What is in the British Museum?
The British Museum is dedicated to human history, art, and culture with a permanent collection of over eight million artefacts.
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History of the British Museum
The British Museum is one of the largest history museums in the world, founded in 1753 and designed to be the first free ‘encyclopedia of world history’. Inside, treasures stretch to the tops of the high-ceilinged halls: Egyptian gods and Athenian heroes; Persian palace walls and glittering Mayan jewels; precious and prestigious examples of global art. Whilst in the museum’s reading rooms the exiled political philosopher and economist Karl Marx wrote his celebrated work Das Kapital.
Yet, for all its majesty, the British Museum is haunted by controversy.
Stolen, coerced or scammed from their owners, many of the riches within the walls of the museum have disputed ownership. Foreign governments regularly issue demands for the return of their artefacts, with Greece, Australia and Nigeria all campaigning for repatriation. In addition to the renowned case of the Parthenon marbles taken from the Athenian acropolis under the direction of Lord Elgin, there are several other contested treasures housed in the museum.
In 1897 the British Army launched a campaign in Nigeria known as the ‘Punitive Expedition’. In a retaliatory move, after several British soldiers were killed in colonial campaigns in the Kingdom of Benin, the army set Benin City aflame. In the aftermath they collected their ‘spoils of war’, looting priceless artworks from the King’s former palace. These became known as the ‘Benin Bronzes’, the prize of the British Museum’s ‘Africa’ gallery. After selling pieces to museums, galleries and collectors across the world, the British Museum had made a hefty profit. Today, many activist groups are attempting to ensure their return to Nigeria. These requests are met with frequent refusals.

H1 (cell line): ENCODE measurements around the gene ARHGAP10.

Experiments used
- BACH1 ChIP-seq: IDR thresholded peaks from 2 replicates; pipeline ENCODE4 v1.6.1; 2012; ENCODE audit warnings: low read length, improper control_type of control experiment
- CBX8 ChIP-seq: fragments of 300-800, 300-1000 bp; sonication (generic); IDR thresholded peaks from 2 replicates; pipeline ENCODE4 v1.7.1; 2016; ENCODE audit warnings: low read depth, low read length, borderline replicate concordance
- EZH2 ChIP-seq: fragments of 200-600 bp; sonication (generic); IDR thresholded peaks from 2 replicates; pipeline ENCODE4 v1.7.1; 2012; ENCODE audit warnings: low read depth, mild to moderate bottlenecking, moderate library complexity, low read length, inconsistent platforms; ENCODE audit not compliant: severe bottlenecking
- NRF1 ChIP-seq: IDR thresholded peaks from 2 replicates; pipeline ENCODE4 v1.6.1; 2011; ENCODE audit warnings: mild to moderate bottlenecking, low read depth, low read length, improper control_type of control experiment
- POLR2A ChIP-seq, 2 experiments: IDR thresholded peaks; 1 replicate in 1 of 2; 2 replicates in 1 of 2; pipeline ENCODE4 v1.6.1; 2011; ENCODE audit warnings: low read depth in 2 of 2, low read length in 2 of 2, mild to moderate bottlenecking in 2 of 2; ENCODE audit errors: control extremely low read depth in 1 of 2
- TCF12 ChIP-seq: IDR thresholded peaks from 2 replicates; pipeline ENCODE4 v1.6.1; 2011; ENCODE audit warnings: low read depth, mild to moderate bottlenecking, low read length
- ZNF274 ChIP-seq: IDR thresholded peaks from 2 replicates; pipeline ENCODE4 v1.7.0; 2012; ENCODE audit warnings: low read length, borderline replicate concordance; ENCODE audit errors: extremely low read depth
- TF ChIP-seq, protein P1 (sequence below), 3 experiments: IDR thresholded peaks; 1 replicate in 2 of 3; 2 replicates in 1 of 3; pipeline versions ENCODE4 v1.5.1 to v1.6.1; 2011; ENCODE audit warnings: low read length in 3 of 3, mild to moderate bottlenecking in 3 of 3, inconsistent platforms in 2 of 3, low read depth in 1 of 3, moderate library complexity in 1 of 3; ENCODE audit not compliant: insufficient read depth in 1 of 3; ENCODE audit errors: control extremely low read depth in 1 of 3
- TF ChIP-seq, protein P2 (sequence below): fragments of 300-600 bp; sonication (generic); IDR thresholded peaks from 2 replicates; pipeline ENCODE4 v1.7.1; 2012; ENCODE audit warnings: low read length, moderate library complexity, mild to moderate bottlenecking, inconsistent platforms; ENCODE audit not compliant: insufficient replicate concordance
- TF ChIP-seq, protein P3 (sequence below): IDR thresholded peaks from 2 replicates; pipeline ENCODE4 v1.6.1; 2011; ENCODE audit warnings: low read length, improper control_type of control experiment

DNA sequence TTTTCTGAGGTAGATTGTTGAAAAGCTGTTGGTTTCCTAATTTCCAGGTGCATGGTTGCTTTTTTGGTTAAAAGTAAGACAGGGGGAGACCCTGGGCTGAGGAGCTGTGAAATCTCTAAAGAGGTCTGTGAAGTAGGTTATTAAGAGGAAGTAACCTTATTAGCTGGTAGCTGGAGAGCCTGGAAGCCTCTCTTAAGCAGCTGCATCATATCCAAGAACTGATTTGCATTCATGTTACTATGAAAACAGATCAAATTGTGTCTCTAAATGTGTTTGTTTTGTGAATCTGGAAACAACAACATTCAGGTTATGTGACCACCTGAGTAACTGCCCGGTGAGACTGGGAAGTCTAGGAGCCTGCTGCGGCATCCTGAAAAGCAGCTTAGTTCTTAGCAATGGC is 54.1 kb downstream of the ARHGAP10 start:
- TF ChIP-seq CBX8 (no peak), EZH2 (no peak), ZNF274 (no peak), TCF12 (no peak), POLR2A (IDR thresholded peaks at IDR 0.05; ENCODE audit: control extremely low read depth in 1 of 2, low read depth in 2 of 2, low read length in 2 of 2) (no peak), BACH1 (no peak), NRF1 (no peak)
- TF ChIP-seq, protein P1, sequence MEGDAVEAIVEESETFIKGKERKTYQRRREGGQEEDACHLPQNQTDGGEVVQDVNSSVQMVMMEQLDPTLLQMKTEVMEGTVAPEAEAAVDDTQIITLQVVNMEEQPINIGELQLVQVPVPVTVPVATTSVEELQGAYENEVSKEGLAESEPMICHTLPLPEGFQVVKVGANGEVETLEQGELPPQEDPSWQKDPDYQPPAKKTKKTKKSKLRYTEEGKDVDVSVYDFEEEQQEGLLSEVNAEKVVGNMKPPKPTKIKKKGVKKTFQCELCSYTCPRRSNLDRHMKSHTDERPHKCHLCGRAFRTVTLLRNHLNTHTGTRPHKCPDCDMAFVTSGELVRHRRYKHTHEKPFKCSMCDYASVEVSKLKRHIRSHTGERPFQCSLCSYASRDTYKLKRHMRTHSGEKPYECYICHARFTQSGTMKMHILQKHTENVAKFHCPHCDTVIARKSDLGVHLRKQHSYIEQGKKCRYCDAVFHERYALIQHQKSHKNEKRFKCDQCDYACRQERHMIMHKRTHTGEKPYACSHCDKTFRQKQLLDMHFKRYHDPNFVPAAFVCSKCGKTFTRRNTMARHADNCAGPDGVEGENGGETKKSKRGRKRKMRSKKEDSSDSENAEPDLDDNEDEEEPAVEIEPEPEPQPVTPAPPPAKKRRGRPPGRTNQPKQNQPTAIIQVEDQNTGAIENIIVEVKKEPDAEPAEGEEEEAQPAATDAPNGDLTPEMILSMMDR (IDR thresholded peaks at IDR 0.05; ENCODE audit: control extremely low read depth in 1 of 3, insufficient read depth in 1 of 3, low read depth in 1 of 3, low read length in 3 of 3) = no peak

The government of Chile, too, has petitioned for the return of the Rapa Nui Moai. More commonly known as Easter Island, Rapa Nui is home to a collection of statues that represent their kings and spiritual guardians, one of whom is situated in the Polynesian portion of the British Museum. Australian indigenous relics sit in the same room, although of the 6,000 precious and irreplaceable pieces collected on the colonial frontier only a handful remain on display. Aboriginal activists have campaigned for decades for the spirits of their family members, imbued in spiritual artefacts, to be returned from the storerooms of the museum.
The Maqdala Treasures too, collected in the wake of a war in Abyssinia, sat for decades out of view of the public in a back room of the British Museum. Exchanged, they are now found in the Victoria & Albert Museum. The Ethiopian government has pleaded, to little avail, for their return to a museum where they can be celebrated by the descendants of their creators.
The Museum has, in 2020, attempted to acknowledge its inextricability from colonialism. A bust of founder Sir Hans Sloane has been removed from its pedestal, and is now displayed alongside an image of the interior of one of the slave ships he used to traffic Africans to his plantations in the Caribbean. Certain items, including the Benin Bronzes, are displayed alongside a brief history of their inglorious journey to the museum.
Yet it is worth considering that the British Museum carefully preserves a countless number of high quality artefacts, many of which could have been lost to wars or to ill-care. It allows free, unrestricted access to world history.
Is that enough to justify hoarding the world’s looted treasures?
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